Lipitor benefited from the change in marketing laws in 1997 that allowed pharmaceutical companies in the U.S. to advertise their products directly to consumers. Pfizer convinced an entire generation of Americans that they needed a pill to lower their cholesterol in order to prevent heart disease, in what will go down as one of the most brilliant and unethical marketing schemes of all time.

In late 2011, Pfizer’s patent on Lipitor expired. A couple of months later the FDA issued its first warnings against statin drugs, which include: liver injury, memory loss, diabetes, and muscle damage.

Soon after issuing these warnings, the lawsuits started trickling in. Today, they have become a tidal wave. Since April this year (2014), over 1200 lawsuits have been filed by women against Pfizer claiming Lipitor caused them to become diabetics, and lawyers believe it could well exceed 10,000 cases against Lipitor.

And type 2 diabetes is just one of the many side effects of statin drugs. For years, professional athletes have been warned to stay off statins because it is well known they cause muscle damage.

A recent study shows women taking statin drugs double their risk of breast cancer.

Dr. Stephanie Seneff has linked statin use to Alzheimer’s disease and other neurological diseases.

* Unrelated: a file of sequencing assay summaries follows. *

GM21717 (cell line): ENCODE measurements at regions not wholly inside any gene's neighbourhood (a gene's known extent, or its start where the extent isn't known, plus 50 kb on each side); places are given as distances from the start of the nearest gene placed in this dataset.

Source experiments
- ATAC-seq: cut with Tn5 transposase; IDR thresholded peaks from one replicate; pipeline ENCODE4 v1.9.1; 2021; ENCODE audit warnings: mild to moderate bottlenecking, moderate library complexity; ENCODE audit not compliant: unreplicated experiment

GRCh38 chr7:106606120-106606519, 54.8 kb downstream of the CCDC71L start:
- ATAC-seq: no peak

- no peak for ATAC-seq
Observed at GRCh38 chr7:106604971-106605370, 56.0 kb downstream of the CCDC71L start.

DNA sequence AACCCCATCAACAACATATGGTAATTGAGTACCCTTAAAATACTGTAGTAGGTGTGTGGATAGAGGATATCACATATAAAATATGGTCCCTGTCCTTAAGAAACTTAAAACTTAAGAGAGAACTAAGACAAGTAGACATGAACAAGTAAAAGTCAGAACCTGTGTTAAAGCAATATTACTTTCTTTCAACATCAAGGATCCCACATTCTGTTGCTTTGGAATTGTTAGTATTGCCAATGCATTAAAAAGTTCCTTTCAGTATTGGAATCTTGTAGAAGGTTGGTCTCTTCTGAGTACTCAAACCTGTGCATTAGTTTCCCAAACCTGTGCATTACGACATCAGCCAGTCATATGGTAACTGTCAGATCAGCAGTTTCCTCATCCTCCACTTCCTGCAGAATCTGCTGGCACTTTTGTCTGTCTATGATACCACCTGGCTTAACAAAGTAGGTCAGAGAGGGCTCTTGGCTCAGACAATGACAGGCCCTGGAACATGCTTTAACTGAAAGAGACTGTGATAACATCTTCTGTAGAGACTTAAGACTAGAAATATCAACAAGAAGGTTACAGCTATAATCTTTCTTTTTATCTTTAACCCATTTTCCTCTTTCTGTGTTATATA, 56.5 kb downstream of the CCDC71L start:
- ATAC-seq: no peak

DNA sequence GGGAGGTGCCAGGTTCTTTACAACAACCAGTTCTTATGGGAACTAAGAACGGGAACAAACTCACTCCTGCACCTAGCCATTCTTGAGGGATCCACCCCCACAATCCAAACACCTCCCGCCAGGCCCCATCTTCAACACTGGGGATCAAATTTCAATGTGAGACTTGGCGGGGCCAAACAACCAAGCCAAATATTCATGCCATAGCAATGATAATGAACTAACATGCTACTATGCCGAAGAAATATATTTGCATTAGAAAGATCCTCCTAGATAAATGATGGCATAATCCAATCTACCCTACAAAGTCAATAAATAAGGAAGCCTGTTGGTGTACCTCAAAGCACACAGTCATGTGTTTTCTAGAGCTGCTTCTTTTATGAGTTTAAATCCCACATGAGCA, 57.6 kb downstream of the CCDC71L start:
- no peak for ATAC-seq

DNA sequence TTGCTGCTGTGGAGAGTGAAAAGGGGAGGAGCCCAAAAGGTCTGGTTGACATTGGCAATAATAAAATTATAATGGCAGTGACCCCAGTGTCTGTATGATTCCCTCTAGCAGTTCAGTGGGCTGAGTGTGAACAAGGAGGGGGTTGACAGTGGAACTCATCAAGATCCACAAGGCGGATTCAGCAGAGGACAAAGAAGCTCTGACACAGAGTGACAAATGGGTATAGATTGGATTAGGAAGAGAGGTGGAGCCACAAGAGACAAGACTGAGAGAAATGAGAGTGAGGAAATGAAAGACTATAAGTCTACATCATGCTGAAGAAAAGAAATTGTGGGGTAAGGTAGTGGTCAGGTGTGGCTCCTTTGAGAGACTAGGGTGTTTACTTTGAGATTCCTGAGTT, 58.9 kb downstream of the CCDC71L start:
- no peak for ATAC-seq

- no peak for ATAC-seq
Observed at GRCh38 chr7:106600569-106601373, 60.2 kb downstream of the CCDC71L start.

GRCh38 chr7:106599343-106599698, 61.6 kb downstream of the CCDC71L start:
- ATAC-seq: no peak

A study just published in the international journal Drug Safety found a positive association between regular statin drug use and Bell’s palsy, a neurologic disorder.

The Statin Scam: Don’t Let it Ruin Your Health!

The statin scam has been exposed, but there are powerful sources at work in the medical system to keep it going.

One of the best documentaries exposing the statin scam and interviewing doctors in the industry who have exposed it, was published last year on ABC in Australia. The medical authorities were not successful in preventing it from being aired on TV, but they forced ABC to remove them from their website.

We currently are using copies available on YouTube. Take some time to watch these important documentaries produced by medical doctors on the statin drug scam, and be informed!

Read original article and watch video here